%I
%S 0,2,1,4,3,8,5,12,7,16,13,18,19,22,21,26,27,32,29,38,33,40,39,44,45,
%T 52,49,54,53,56,57,70,61,76,63,86,65,92,71,96,77,102,79,112,81,116,83,
%U 128,95,132,97,136,103,138,113,144,119,150,121,156,125,158,135,172,139,174,143
%N a(n) = Sum_{i=0..n1} (1)^i * prime(ni).
%C Define the sequence b(n) by b(1) = 1; b(n) = 1  (prime(n1)/prime(n))*b(n1) if n > 1. Then b(n) = a(n)/prime(n). Does lim b(n) exist? If so, it must equal 1/2.  _Joseph L. Pe_, Feb 17 2003
%C This sequence contains no duplicate values; after the initial 0, 2, the parity alternates, and a(n+2) > a(n). Do even and odd values trade the lead infinitely often (as would be expected if we model their difference as a random walk)?  _Franklin T. AdamsWatters_, Jan 25 2010
%C Conjecture: For any m = 1, 2, 3, ... and r = 0, ..., m  1, there are infinitely many positive integers n with a(n) == r (mod m).  _ZhiWei Sun_, Feb 27 2013
%C From _ZhiWei Sun_, May 18 2013: (Start)
%C Conjectures:
%C (i) The sequence a(1), a(2), a(3), ... contains infinitely many Sophie Germain primes (A005384). (For example, a(1) = 2, a(4) = 3, a(6) = 5, a(18) = 29, a(28) = 53, a(46) = 83, a(54) = 113 and a(86) = 191 are Sophie Germain primes.) Also, there are infinitely many positive integers n such that a(n)  1 and a(n) + 1 are twin primes. (Such integers n are 3, 7, 11, 41, 53, 57, 69, 95, 147, 191, 253, ....)
%C (ii) For each nonconstant integervalued polynomial P(x) with positive leading coefficient, there are infinitely many positive integers n such that a(n) = P(x) for some positive integer x. (For example, a(2) = 1^2, a(3) = 2^2, a(9) = 4^2, a(26) = 7^2, a(44) = 9^2, a(55) = 12^2 and a(58) = 11^2 are squares.)
%C (iii) The only powers of two in the current sequence are a(1) = 2, a(2) = 1, a(3) = 4, a(5) = 8, a(9) = 16, a(17) = 32, a(47) = 128, and a(165) = 512.
%C (iv) The only solutions to the equation a(n) = m! are (m,n) = (1, 2), (2, 1), (8, 7843). [False!] (End)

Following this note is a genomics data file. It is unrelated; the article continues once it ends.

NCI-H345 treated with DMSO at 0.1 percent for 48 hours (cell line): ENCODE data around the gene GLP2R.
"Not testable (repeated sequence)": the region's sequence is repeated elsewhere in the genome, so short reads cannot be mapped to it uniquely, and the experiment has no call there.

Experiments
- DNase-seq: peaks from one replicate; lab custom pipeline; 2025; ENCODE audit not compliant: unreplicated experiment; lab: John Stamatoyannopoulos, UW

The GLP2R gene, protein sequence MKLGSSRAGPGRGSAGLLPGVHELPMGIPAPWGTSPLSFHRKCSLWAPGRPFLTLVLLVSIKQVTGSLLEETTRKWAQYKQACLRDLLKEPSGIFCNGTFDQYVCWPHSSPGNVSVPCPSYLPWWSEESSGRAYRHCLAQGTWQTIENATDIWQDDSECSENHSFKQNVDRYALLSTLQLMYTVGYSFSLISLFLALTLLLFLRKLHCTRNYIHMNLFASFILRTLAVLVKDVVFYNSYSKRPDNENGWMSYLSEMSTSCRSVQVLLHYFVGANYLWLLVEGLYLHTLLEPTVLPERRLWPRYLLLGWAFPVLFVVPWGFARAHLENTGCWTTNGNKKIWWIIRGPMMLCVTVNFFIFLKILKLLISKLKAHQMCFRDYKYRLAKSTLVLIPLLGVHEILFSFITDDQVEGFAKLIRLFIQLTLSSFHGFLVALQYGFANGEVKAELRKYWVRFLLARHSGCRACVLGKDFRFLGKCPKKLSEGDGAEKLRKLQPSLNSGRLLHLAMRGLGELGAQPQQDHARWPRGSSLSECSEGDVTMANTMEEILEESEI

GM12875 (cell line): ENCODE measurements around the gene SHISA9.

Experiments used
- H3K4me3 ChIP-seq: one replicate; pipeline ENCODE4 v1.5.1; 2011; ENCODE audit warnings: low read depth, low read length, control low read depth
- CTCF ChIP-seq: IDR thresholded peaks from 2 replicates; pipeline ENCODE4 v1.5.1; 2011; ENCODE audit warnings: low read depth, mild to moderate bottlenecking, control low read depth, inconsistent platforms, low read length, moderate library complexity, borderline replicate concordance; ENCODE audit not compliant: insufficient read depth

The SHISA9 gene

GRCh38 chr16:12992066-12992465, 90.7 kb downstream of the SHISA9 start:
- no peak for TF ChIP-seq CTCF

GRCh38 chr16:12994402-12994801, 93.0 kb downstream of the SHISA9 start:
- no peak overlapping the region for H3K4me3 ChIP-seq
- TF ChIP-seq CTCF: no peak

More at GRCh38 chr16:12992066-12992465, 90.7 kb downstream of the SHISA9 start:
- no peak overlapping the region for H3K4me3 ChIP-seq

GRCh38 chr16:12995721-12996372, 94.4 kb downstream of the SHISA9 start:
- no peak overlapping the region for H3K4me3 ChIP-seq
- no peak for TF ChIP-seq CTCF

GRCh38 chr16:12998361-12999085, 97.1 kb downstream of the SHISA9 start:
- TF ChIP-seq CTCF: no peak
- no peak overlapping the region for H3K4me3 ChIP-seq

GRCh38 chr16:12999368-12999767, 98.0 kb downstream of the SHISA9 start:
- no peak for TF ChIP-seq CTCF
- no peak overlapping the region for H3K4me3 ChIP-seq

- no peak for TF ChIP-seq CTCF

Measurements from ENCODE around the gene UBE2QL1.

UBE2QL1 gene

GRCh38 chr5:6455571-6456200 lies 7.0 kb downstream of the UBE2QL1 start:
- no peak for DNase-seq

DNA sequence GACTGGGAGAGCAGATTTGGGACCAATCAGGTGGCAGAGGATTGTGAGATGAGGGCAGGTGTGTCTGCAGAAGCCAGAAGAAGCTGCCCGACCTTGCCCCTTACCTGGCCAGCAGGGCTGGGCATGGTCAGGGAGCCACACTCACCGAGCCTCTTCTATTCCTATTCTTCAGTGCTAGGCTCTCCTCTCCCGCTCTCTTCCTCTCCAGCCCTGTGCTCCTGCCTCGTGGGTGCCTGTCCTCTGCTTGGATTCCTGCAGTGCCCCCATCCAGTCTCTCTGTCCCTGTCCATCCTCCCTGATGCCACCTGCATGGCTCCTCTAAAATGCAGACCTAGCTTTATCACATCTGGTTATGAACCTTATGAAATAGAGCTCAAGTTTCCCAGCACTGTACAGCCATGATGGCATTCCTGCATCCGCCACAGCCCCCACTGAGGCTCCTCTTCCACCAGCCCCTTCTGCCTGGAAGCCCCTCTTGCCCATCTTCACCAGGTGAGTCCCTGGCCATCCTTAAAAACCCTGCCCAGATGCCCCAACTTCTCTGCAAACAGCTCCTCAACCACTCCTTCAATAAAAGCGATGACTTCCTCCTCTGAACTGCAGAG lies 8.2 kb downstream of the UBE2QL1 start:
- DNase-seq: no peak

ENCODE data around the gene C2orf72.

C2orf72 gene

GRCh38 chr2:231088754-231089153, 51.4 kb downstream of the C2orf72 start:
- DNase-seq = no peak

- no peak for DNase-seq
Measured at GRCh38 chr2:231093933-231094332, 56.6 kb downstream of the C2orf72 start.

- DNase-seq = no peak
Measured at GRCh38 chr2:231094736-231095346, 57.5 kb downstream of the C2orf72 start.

%C Conjecture: For any n > 9 we have a(n+1) < a(n1)^(1+2/(n+2)). (This yields an upper bound for prime(n+1)  prime(n) in terms of prime(1), ..., prime(n1). The conjecture has been verified for n up to 10^8.)  _ZhiWei Sun_, Jun 09 2013
%C a(n+2)  a(n) = A001223(n+1).  _Reinhard Zumkeller_, Feb 09 2015
%C Conjecture (iv) above is false since a(1379694977463) = 20922789888000 = 16!.  _Giovanni Resta_, Sep 04 2018
%C Conjecture: We have {a(m)+a(n): m,n>0} = {2,3,...}. Also, {a(m)a(n): m,n>0} contains all the integers, and {a(m)/a(n): m,n>0} contains all the positive rational numbers. (I have noted that {a(m)/a(n): m,n = 1..60000} contains {a/b: a,b = 1..1000}.)  _ZhiWei Sun_, May 23 2019
%C Let d(n) = a(n)  a(n1). Since a(n1) = prime(n)  a(n), d(n) = 2*a(n)  prime(n). If lim inf a(n)/prime(n) = 1/2 as conjectured by Joseph L. Pe above holds, lim inf d(n)/prime(n) = 2*lim inf a(n)/prime(n)  1 = 0. Numerical analysis of a(n) for n up to 6.5*10^7 shows that abs(d(n)) < 8*sqrt(prime(n)), and thus abs(d(n)) < O(sqrt(prime(n))) is conjectured.  _YaPing Lu_, Aug 31 2020
%H N. J. A. Sloane, <a href="/A008347/b008347.txt">Table of n, a(n) for n = 0..30000</a> [Updated Dec 18 2019. First 2000 terms from T. D. Noe, first 10000 terms from Robert G. Wilson v]
%H Romeo Meštrovic, <a href="https://arxiv.org/abs/1805.11657">On the distribution of primes in the alternating sums of consecutive primes</a>, arXiv:1805.11657 [math.NT], 2018.
%H ZhiWei Sun, <a href="http://dx.doi.org/10.1016/j.jnt.2013.02.003">On functions taking only prime values</a>, J. Number Theory 133(2013), no.8, 27942812.
%H ZhiWei Sun, <a href="http://dx.doi.org/10.1017/S0004972712000986">On a sequence involving sums of primes</a>, Bull. Aust. Math. Soc. 88(2013), 197205.
%F a(n) = prime(n)  a(n1) for n>=1.
%F G.f: (x*b(x))/(1+x), where b(x) is the g.f. of A000040.  _Mario C. Enriquez_, Dec 10 2016
%F Meštrovic (2018), following Pillai, conjectures that
%F a(2k) = k*log k + k*loglog k  k + o(k) as k > oo,
%F with a similar conjecture for a(2k+1).  _N. J. A. Sloane_, Dec 21 2019
%p A008347 := proc(n) options remember; if n = 0 then 0 else abs(A008347(n1)ithprime(n)); fi; end;
%t Join[{0},Abs[Accumulate[Times@@@Partition[Riffle[Prime[Range[80]],{1,1}], 2]]]] (* _Harvey P. Dale_, Dec 11 2011 *)
%t f[n_] := Abs@ Sum[(1)^k Prime[k], {k, n  1}]; Array[f, 70] (* _Robert G. Wilson v_, Oct 08 2013 *)
%t a[0] = 0; a[n_] := a[n] = Prime[n]  a[n  1]; Array[a, 70, 0] (* _Robert G. Wilson v_, Oct 16 2013 *)
%o (Haskell)
%o a008347 n = a008347_list !! n
%o a008347_list = 0 : zipWith () a000040_list a008347_list
%o  _Reinhard Zumkeller_, Feb 09 2015
%o (PARI) a(n)=abs(sum(i=1,n,(1)^i*prime(i))) \\ _Charles R Greathouse IV_, Apr 29 2015
%o (MAGMA) [0] cat [&+[ (1)^k * NthPrime(nk): k in [0..n1]]: n in [1..70]]; // _Vincenzo Librandi_, May 26 2019
%Y Complement is in A226913.
%Y Cf. A000040, A001223, A005384, A007504, A181901.
%K nonn
%O 0,2
%A _N. J. A. Sloane_ and _J. H. Conway_